Pinnock and Pires end SCO Season on a High

Last night the Scottish Chamber Orchestra performed their season finale to an almost full Usher Hall – only the Upper Circle had any significant empty seats. On paper this might have appeared to be a safe programme of Mendelssohn, Beethoven and Mozart but under the able baton of Trevor Pinnock the performance was anything but.

The first piece was Mendelssohn’s overture Die schöne Melusine which is a well known piece and regularly played by the orchestra. The piece began with wonderful rippling sounds from the woodwind, particularly from principal flute Alison Mitchell. This nicely combined with sumptuous playing from the strings who were on top form in the faster sections as well. Trevor Pinnock’s tempo was brisk but never rushed and capture the breadth of the piece perfectly.
This was followed by one of my favourite piano concertos of all time – Beethoven’s 4th – performed by the great Portuguese/Brazilian pianist Maria João Pires. Although she was perhaps a little too loud in the first movement given the size of the orchestra, she never drowned them out. The fast runs and trills were very clear and brilliant. In the second movement Trevor Pinnock took a very slow tempo – probably the slowest I’ve heard – but this was no bad thing as it gave the music space – particularly in the broad string writing. Unfortunately Pires was less than perfect in the finale as there were a few slips despite a not excessively fast tempo. Nevertheless, the piece played out to a gloriously upbeat tempo with the orchestra again on top form. For an encore, pianist and conductor joined each other at the keyboard for a wonderful duet – probably the only occasion I shall ever see the harpsichordist Pinnock at a 9 ft concert grand. The identity of the piece is unfortunately unknown to me (early Mozart or one of Beethoven’s WoO perhaps). [edit: it was (probably) the last movement from Mozart's Sonata for four hands, KV123A.] This hilarious piece ran as a series of witty repartees between the pianists and had the Usher Hall audience laughing out loud.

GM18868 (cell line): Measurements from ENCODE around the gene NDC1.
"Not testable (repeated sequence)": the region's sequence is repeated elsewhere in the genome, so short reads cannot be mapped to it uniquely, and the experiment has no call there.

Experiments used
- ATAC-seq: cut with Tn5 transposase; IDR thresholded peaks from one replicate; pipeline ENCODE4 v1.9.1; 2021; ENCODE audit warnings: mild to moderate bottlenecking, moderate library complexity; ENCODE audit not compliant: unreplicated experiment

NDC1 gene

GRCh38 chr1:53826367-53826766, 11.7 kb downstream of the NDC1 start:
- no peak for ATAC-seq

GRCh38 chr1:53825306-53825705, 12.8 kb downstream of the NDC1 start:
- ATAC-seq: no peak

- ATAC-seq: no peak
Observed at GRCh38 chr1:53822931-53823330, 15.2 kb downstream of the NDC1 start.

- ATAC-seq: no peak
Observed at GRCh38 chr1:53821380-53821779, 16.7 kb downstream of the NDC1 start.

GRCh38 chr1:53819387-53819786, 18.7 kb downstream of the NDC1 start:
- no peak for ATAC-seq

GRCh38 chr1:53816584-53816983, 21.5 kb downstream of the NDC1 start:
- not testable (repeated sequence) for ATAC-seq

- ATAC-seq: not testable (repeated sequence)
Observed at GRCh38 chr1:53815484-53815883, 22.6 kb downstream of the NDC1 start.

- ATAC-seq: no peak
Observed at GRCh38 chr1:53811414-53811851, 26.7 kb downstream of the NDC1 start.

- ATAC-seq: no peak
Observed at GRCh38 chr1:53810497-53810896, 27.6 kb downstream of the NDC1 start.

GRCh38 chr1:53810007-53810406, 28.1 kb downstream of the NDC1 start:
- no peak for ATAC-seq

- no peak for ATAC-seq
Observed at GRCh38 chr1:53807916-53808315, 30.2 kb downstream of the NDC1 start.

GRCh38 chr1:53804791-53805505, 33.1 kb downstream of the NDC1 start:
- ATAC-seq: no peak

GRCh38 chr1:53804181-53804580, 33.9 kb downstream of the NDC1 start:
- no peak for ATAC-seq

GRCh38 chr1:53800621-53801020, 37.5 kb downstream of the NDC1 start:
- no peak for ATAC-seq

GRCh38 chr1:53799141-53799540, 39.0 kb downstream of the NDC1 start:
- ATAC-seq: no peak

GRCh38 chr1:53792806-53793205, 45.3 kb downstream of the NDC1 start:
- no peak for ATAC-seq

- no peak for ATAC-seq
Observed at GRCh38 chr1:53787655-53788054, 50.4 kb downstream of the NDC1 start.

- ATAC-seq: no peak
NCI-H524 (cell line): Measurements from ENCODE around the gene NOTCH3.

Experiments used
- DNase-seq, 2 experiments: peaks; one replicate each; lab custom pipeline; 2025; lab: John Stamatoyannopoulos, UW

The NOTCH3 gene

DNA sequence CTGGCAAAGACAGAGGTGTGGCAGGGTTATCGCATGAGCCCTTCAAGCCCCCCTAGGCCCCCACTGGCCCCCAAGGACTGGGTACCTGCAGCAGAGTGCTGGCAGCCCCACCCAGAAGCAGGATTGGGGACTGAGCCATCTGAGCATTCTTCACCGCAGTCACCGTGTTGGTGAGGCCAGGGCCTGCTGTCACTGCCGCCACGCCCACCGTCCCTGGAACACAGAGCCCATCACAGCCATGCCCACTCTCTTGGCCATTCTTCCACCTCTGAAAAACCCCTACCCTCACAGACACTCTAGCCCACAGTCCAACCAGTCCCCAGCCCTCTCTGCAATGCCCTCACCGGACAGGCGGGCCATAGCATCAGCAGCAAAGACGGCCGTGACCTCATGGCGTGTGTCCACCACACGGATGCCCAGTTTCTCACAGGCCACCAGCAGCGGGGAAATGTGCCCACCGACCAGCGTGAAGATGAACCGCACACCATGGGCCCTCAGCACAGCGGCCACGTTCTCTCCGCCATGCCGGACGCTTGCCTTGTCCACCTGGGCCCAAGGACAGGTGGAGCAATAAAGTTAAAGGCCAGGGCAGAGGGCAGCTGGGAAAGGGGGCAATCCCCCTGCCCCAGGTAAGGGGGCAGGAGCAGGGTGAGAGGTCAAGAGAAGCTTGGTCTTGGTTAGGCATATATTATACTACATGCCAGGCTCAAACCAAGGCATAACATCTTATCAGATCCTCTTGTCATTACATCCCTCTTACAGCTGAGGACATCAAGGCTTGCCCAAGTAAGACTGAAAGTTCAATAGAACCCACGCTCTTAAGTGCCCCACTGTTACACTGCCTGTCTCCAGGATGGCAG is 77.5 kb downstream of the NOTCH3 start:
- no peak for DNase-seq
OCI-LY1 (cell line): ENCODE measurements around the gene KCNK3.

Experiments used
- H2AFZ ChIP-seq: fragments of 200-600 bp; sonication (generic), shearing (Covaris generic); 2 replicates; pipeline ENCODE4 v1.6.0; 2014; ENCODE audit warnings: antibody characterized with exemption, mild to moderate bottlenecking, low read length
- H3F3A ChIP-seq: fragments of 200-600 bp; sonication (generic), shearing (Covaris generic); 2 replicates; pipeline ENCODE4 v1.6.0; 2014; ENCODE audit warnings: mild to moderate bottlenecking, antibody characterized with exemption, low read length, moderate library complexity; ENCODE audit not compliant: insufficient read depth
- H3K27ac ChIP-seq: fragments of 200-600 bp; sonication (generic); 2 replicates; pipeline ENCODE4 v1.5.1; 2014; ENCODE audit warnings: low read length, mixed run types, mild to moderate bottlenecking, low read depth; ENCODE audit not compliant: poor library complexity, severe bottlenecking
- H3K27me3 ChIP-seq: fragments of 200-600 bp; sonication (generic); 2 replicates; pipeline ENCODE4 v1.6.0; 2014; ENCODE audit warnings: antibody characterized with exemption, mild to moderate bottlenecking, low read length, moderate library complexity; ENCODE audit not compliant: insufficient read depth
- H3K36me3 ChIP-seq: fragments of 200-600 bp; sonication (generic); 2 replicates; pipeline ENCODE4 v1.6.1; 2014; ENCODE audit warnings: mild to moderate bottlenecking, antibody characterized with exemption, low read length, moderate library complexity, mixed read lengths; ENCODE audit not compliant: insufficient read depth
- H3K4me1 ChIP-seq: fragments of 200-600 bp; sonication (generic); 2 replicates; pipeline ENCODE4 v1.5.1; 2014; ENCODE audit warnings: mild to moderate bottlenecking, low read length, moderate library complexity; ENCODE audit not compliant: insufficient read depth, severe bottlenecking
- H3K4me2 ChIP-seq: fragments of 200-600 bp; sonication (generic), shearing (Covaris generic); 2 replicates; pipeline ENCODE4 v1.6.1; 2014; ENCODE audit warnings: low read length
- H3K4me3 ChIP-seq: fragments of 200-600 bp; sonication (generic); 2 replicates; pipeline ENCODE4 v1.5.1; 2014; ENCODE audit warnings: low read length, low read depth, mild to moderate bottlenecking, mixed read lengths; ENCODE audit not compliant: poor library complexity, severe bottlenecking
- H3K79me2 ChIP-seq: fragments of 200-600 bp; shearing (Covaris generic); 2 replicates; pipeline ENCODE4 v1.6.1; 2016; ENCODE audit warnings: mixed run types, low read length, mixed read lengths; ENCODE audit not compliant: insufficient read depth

The final piece of the night, and indeed the SCO 09/10 season, was Mozart’s Symphony Nº 39. this is not as well known as some of Mozart’s other late symphonies – indeed it was the first time I had heard it. It was a wonderful piece that was great fun to listen to. There was more superb woodwind playing, this time from clarinettists Max Martin and Tom Verity in the trio section of the third movement. The finale was played at a rip-roaring pace and gave the clarinets more chance to shine, echoing figures with the flute.

This was a glorious end to an excellent SCO season and I eagerly look forward to next season which begins as this one ended with Mozart – Don Giovanni under principal conductor Robin Ticciati.

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